Paul Canaan was a cast member in the ensemble of Legally Blonde -- The Musical and served as a judge on Legally Blonde The Musical -- The Search for Elle Woods. He and Blonde star Laura Bell Bundy bring their Take It From the Top worshop to Lexington July 28 and 29. Photo by Jason Gillman.
Participants in the Take It From the Top workshops July 28 and 29 might be longing to have instructor Paul Canaan watch them and declare, “That’s a hiiit!”
In the eight weeks Canaan was a judge on the MTV reality series Legally Blonde the Musical: The Search for Elle Woods, he developed the affirmation into a personal trademark.
Like Legally Blonde’s star, Lexington native Laura Bell Bundy, Canaan has wrapped up his gig in the ensemble of the hit Broadway musical. Working on the show, Bundy and Canaan formed a strong friendship that has turned into a professional partnership with Take It From the Top, classes they have already presented in New York and will present around the country.
“My passion is teaching,” Canaan says, enjoying a day off at Legally Blonde director Jerry Mitchell’s beach house on New York’s Fire Island. “With arts education being cut in the schools, it was important to us to look at new ways to reach kids.”
Bundy says Canaan “is such a fantastic teacher, and he’s great with kids. He can see potential in a kid and pull that out. He helps people feel comfortable.”
That was also one of his roles on the reality series, which tapped South Carolinian Bailey Hanks to succeed Bundy as Elle Woods.
“Ultimately Jerry Mitchell had the say,” Canaan says of the show’s finale, which was taped in March though it aired on MTV on Monday, two nights before Hanks debuted in the role. “We said, ‘We’re not going to find another Laura Bell Bundy, so let’s find an Elle,’ and Bailey is Elle, completely. With her spirit and spunk, she’s innately an Elle Woods.”
Canaan says watching the finale was “kind of bizarre because Bailey has come such a long way from where she was when we filmed that.”
Canaan says Hanks will be a different Elle from Bundy.
“She’s younger than Laura Bell. She’s a little more innocent. Laura’s very smart, and she really can’t hide that. Bailey’s smart, too, but Bailey is younger, and she has an innocence about her.”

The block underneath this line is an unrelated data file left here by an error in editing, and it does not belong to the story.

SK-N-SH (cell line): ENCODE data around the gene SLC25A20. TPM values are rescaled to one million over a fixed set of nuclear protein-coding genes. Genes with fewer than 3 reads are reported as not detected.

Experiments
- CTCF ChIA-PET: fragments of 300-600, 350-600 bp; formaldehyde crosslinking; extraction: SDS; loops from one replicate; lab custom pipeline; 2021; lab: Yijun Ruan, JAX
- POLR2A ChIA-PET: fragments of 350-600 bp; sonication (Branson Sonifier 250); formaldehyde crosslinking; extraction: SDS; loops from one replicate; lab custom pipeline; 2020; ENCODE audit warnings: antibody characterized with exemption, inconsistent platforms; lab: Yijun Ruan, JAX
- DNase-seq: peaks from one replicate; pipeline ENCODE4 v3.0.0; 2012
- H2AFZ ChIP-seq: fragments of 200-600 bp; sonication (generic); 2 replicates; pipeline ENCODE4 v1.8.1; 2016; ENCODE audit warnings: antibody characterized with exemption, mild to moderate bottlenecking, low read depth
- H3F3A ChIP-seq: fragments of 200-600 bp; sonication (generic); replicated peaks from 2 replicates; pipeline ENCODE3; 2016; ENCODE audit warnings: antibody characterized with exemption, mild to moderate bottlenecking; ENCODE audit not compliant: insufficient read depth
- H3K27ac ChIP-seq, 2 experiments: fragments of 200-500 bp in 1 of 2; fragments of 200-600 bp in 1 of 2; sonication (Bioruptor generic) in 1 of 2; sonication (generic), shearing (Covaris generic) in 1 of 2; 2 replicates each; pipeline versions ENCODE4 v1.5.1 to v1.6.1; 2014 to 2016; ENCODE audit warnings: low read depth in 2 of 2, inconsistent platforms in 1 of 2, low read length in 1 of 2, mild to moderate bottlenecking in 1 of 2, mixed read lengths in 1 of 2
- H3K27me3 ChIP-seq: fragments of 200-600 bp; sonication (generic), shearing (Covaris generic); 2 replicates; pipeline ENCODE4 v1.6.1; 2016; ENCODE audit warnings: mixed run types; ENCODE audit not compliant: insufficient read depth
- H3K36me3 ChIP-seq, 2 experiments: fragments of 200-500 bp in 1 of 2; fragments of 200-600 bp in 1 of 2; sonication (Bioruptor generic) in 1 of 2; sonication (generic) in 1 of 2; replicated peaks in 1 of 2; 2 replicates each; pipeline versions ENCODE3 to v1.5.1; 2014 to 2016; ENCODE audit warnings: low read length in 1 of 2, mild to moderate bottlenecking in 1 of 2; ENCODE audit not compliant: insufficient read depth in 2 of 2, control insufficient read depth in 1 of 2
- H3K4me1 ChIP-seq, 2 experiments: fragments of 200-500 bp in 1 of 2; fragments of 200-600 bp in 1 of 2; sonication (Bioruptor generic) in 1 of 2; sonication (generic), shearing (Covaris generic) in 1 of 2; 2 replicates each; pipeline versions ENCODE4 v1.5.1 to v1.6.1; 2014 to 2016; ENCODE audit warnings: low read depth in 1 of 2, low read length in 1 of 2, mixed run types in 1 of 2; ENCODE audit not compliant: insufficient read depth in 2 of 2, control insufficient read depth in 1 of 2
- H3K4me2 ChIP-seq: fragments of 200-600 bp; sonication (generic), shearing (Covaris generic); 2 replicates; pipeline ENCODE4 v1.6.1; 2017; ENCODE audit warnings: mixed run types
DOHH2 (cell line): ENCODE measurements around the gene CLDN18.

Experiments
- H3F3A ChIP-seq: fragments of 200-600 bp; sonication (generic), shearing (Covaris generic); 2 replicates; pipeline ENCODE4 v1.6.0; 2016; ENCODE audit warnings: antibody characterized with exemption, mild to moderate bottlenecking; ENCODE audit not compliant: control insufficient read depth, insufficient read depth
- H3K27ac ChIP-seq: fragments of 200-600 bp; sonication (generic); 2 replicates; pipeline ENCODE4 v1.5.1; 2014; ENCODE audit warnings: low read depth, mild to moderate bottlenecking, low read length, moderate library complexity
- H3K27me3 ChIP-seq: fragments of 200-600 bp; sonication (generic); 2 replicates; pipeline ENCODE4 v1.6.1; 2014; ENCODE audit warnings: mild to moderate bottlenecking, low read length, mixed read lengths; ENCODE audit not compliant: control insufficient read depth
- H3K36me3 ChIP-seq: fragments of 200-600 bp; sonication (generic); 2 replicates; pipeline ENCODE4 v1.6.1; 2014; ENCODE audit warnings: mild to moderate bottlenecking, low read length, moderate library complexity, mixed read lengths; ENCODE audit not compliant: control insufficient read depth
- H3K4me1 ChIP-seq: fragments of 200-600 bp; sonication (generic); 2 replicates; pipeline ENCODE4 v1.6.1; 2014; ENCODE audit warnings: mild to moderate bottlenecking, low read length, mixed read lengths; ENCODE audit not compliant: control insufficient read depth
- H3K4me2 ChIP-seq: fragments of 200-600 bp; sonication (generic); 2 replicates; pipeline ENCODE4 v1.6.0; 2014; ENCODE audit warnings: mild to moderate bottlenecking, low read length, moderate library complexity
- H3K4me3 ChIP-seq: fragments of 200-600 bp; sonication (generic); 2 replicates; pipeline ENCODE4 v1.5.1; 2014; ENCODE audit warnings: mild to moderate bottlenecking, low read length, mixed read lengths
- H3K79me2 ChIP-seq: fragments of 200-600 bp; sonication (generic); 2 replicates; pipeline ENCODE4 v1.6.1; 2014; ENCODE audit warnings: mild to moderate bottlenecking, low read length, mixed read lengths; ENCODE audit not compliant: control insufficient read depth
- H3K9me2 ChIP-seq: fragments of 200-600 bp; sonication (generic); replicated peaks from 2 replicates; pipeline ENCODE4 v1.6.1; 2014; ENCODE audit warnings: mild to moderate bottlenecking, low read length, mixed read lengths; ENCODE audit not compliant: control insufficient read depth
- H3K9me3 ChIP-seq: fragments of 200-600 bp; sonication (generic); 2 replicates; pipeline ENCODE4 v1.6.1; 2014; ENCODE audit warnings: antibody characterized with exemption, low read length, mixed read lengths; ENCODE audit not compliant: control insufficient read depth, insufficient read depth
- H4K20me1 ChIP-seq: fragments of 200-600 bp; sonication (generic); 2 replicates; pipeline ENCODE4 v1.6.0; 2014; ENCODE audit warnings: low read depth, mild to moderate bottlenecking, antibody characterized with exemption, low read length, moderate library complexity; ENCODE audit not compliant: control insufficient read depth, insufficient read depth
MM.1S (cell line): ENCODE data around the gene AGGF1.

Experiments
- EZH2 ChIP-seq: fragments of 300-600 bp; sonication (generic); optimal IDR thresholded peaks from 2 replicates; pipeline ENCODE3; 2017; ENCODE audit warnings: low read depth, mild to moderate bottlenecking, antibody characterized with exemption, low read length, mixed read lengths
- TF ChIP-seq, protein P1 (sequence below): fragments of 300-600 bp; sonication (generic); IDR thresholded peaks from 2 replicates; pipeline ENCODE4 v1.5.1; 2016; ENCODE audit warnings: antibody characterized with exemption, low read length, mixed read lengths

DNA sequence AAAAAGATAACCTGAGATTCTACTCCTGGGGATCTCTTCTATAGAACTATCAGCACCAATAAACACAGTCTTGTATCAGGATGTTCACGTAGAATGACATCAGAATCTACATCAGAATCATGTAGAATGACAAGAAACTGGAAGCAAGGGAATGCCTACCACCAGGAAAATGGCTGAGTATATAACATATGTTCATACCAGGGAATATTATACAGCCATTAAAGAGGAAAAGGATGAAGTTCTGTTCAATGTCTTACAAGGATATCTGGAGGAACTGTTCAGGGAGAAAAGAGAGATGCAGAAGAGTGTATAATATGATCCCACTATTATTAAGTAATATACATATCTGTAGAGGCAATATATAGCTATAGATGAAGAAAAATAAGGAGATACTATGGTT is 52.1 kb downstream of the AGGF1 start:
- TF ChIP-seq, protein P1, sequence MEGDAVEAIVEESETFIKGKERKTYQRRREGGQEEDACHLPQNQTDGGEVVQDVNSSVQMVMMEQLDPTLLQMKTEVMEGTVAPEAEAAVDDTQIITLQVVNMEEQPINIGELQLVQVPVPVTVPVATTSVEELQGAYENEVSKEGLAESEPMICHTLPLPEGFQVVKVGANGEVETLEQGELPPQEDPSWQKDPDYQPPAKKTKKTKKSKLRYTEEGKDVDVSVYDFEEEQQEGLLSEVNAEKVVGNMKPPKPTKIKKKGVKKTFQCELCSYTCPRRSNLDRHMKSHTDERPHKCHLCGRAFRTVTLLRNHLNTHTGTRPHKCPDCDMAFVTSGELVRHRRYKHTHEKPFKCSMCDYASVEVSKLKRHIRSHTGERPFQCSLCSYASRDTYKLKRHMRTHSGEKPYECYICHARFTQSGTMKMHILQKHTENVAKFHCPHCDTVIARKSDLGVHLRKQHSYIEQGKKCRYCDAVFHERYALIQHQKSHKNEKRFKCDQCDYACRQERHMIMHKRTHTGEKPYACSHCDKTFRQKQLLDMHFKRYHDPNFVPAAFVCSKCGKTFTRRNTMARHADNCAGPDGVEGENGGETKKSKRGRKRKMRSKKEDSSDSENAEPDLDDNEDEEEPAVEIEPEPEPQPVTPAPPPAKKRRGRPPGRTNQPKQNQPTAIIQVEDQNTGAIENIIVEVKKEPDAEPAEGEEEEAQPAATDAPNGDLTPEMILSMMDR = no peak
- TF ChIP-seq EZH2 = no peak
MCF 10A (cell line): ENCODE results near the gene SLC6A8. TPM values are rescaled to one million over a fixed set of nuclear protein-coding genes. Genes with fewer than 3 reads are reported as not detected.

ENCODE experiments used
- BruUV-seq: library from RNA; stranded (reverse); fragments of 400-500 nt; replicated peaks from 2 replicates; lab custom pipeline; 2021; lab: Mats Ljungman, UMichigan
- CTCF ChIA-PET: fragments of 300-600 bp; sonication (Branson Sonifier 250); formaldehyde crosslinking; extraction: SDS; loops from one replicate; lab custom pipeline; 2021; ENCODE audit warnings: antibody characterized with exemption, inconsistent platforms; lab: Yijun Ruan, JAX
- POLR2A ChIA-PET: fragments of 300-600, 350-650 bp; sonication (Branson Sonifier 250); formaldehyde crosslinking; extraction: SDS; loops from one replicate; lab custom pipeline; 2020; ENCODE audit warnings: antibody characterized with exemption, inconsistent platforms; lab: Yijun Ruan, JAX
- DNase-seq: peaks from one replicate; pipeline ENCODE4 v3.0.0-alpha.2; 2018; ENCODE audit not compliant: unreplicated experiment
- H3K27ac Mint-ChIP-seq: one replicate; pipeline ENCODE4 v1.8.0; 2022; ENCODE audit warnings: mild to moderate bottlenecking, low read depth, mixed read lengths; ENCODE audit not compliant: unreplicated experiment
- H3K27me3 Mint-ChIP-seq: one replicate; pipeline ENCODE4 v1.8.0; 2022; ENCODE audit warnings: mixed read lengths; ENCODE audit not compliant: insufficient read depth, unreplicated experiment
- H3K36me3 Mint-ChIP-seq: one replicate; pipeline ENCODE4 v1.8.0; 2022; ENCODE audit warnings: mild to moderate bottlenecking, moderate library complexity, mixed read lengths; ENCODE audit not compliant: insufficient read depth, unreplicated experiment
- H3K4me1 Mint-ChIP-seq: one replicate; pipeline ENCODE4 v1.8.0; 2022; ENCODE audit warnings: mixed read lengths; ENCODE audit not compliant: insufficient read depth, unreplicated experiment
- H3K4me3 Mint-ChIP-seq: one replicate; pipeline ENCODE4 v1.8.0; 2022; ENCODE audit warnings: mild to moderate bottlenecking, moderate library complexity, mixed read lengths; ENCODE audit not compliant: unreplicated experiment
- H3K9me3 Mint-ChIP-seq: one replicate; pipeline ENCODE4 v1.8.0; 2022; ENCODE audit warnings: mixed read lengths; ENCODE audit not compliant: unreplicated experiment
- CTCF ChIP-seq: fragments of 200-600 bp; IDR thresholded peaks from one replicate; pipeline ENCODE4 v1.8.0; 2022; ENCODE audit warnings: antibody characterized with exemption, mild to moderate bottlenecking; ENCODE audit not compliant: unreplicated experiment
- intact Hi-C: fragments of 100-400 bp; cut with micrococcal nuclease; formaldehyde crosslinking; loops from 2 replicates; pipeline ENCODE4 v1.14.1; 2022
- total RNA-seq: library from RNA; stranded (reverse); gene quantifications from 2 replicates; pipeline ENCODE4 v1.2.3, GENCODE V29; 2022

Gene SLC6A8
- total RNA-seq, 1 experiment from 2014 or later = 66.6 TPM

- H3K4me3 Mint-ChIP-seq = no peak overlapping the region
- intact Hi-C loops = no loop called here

For Bundy’s part, Canaan says, “I have never seen a star be so open to a process like that. Laura was so giving and really took Bailey under her arm and tried to help her out. That was great to see, because she originated this and owned it for so long, and many other girls would have just said, ‘Good luck.’”
Canaan says he and the others involved were curious as to what the show would be like, because they were in the stage business, not TV. There was some nervousness, Canaan says, about editing, because the rap on reality shows is that they are often edited to portray people in certain ways.
“Fortunately, as judges, they had no reason to make us look stupid,” says Canaan, who served as a judge along with casting director Bernie Telsey and Blonde book writer Heather Hach.
The judges didn’t really see the 10 competitors outside the rehearsal theater where the weekly auditions took place, so he can’t speak to how the overall show was edited. But based on what happened in front of him, Canaan says, “The girls were all a lot more talented than [the show’s editors] actually showed. If they cracked or they messed up, that’s what they showed, because they thought that would be the juicy thing.”
In particular, he thought contestant Celina Carvajal was portrayed as “kooky and quirky,” not really revealing how talented she is.
But overall, Canaan says, “The producers did a really good job,” and that the show was good for Blonde and Broadway in general.
“People loved the show, they loved the girls, they loved the process,” he says. “Broadway has never seen something like this before. Broadway doesn’t hit TV every day. Legally Blonde has been able to reach out to people who would never be into something like that and let them see the process. I loved that aspect, and that middle America can learn about professional theater that way.”
And as he goes into future endeavors, thanks to the show, Canaan can take a good catch phrase with him.